An Online Predator Murders 15-Year-Old Carly Ryan

The Carly Ryan Case

15-year-old Carly Ryan believed she was talking to an 18-year-old musician named Brandon Kane. They had met online and they had continued an 18-month relationship of online contact and phone calls. Carly thought she had met her dream boyfriend.

Brandon Kane was actually a 50-year-old predator, Gary Newman. He had spent 18 months winning over Carly. They eventually met in 2007 at a secluded beach in Port Elliott, South Australia where he murdered her. He was found 11 days later in Victoria. Police found him at his computer, logged in as Brandon Kane talking with a 14-year old girl. He was arrested and charged with Carly’s murder.


The Advancement of Online Predators Today

Online predators were just beginning to infiltrate the online world in 2006. Today, you’ll find them preying on our little ones in popular social media apps such as Snapchat, Instagram, and gaming sites such as Roblox and now Among Us. They have advanced their grooming techniques and have more knowledge on successfully targeting a child.


What You Need To Know

Please take this as a means of awareness and a warning that what happened over 10 years ago is happening more and more as our children are spending more time than ever online. Be aware of the apps they are using and who they are talking to online. If you don’t know, then ask them! Having an open form of communication with your children will allow you to notice any red flags.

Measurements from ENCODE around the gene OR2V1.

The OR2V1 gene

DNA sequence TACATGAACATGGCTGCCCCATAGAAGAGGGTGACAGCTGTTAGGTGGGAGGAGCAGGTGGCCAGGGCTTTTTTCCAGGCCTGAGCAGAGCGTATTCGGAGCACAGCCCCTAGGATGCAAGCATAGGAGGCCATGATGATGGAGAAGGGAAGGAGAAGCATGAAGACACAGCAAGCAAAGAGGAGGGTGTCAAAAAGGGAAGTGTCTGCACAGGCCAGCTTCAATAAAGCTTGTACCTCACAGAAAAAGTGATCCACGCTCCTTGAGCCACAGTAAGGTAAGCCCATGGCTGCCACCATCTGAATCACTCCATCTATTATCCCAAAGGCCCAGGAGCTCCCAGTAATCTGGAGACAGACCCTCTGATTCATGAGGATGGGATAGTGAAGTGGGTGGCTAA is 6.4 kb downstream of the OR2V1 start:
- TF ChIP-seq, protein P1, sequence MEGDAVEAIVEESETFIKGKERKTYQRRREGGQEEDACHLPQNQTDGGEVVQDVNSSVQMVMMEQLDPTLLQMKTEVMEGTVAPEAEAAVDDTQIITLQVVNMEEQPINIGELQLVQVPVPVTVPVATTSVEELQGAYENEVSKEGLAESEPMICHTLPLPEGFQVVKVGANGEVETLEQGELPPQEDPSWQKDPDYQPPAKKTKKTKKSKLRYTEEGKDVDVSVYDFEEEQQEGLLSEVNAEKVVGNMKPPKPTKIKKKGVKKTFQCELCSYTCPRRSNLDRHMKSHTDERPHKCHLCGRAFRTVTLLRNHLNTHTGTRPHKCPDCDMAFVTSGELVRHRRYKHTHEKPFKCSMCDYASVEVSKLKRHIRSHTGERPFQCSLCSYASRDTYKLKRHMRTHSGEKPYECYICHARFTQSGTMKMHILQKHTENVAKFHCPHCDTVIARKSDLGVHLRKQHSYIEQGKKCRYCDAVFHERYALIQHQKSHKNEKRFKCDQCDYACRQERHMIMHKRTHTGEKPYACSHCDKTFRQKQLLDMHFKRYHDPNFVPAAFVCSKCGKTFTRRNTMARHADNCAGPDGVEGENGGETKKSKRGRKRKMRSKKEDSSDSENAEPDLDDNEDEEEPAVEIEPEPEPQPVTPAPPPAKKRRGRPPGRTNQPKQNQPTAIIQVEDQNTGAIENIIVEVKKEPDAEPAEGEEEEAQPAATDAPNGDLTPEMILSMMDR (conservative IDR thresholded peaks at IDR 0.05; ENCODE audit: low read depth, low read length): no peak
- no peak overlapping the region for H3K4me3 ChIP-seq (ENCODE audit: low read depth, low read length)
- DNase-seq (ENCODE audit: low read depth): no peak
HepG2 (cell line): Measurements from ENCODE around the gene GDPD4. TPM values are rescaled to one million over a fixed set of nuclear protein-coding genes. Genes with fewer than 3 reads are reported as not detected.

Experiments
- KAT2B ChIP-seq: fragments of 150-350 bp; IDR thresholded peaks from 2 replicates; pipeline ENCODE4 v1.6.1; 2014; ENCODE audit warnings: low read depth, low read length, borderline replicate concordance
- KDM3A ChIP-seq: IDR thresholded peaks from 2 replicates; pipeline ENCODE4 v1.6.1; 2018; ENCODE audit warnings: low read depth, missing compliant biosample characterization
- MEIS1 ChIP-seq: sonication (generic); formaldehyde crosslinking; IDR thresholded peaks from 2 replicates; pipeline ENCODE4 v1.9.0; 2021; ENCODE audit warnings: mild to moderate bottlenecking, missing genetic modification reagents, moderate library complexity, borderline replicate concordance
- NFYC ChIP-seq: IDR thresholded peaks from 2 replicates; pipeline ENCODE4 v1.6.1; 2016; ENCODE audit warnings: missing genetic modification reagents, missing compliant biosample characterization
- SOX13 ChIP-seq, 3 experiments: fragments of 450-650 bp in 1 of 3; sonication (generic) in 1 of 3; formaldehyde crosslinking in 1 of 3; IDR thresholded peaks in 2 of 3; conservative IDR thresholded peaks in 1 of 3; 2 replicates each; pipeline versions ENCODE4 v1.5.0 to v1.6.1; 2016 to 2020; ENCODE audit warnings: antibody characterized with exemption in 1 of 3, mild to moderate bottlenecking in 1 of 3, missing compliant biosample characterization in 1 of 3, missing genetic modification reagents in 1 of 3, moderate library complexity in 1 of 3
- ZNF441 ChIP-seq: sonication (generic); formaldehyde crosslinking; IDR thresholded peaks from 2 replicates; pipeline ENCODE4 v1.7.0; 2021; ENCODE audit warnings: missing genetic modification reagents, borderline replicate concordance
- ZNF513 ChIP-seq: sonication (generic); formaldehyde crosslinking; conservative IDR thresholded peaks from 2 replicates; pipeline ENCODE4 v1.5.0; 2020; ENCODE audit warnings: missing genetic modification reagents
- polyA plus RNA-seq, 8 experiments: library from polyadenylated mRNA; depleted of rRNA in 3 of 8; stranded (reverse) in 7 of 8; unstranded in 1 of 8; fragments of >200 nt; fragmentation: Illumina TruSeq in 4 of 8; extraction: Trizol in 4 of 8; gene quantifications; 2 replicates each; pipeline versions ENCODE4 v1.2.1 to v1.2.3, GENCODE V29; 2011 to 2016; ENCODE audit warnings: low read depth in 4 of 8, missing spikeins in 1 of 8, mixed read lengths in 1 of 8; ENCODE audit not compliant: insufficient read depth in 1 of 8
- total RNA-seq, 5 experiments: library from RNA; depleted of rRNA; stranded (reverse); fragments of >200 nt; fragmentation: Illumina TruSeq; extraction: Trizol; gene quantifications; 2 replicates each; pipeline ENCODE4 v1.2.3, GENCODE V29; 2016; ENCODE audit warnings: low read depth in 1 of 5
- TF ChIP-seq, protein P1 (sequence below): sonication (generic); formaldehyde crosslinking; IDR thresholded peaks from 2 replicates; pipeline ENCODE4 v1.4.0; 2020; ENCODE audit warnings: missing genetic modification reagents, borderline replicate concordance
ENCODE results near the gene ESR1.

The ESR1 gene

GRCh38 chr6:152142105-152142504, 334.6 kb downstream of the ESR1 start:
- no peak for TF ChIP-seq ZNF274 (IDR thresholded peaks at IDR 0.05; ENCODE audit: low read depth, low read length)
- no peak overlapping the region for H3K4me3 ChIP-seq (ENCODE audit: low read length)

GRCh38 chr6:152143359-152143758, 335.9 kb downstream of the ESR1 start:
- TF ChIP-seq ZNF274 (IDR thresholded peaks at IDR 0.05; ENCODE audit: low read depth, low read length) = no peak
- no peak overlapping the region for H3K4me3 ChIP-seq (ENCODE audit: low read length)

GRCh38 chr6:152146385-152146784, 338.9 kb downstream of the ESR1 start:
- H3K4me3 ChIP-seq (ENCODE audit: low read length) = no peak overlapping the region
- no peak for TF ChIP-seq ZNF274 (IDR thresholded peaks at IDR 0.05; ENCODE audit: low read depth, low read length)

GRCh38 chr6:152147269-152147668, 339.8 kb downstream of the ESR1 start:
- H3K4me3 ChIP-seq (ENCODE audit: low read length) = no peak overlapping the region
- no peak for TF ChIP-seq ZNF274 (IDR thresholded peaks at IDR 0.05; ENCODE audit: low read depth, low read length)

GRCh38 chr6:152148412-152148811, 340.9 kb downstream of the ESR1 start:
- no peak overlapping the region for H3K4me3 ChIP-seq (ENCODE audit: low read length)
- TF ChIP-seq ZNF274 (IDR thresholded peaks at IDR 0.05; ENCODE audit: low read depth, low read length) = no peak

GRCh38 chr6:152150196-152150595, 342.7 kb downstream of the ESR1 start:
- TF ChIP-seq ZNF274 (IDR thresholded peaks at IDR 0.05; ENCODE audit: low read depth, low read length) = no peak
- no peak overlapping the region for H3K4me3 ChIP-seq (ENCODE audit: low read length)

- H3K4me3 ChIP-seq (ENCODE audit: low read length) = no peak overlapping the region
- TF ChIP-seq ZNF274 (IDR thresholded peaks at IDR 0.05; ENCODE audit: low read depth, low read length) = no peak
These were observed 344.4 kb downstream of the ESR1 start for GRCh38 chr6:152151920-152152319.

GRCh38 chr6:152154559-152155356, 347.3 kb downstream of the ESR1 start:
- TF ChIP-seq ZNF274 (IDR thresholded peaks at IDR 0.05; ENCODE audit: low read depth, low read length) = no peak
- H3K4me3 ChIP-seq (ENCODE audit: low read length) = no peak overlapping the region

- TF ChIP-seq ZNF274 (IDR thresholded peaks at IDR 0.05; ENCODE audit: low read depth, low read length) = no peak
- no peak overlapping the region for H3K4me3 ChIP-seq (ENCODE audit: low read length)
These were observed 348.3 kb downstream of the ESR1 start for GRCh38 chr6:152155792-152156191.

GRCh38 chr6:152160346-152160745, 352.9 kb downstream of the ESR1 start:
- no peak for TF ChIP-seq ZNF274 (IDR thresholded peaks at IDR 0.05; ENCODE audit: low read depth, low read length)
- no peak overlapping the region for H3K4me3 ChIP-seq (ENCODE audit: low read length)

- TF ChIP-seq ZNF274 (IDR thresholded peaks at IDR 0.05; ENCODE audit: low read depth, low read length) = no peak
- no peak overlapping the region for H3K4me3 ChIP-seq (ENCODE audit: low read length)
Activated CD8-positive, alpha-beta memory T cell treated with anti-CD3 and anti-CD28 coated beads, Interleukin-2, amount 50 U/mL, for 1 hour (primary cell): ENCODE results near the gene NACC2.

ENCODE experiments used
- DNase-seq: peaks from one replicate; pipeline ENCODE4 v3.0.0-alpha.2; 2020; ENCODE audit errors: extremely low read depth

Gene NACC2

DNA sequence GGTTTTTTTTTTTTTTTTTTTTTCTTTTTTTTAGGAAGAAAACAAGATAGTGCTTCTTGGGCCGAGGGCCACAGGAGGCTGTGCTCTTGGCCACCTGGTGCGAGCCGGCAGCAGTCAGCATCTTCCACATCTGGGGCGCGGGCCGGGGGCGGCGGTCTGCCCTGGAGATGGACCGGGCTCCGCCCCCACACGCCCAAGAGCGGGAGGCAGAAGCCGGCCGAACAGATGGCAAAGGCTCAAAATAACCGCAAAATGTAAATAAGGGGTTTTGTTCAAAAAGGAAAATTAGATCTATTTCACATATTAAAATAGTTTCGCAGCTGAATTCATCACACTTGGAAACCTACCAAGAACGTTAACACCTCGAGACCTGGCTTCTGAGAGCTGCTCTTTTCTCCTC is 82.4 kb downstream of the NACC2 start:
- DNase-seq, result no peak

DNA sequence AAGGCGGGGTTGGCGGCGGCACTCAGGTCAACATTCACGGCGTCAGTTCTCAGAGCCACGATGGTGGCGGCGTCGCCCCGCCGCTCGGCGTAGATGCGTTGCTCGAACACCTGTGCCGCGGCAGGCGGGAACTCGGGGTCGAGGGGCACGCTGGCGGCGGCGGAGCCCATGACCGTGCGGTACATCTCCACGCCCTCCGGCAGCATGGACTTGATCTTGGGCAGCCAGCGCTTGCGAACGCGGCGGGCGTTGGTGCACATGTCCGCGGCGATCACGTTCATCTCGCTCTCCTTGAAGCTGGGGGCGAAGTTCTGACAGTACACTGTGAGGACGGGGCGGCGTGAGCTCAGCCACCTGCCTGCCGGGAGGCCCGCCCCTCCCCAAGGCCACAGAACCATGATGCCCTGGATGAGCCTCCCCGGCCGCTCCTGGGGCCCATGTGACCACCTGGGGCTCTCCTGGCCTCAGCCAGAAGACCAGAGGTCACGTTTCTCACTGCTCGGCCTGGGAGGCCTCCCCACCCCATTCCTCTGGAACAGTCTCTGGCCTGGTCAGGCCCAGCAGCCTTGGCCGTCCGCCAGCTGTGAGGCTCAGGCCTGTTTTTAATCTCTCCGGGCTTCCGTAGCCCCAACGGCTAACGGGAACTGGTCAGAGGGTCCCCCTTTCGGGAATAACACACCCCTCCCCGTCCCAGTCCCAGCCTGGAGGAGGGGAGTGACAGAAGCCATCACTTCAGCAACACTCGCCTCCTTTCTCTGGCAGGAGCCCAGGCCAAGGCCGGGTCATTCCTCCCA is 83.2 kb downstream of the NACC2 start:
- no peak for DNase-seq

Some tips that you can apply today are:

  1. Install a parental monitoring app. Some of the apps that we recommend areNet Nanny,Bark, and My Mobile Watchdog. Do your research and find which one will work best for you and your family dynamics.
  1. Check your child’s device weekly, even if you have a monitoring app. Technology can’t catch everything. It’s not a matter of “invading their privacy.”What your child does online is for the whole world to see.It’s your duty as the parent to know what type of behavior your child is engaging in online.
  1. Have the tough conversations. Talking to them about your expectations of use while they have access to their device and the consequences when they violate the guidelines. Talk to them about the dangers and that you want to keep them safe. Don’t be pressured by other parents or your child’s friends to give into online activities that you don’t feel comfortable with.


The Carly Ryan Foundation

To learn more about Carly Ryan and the efforts her mother is making to educate others on online safety, please visit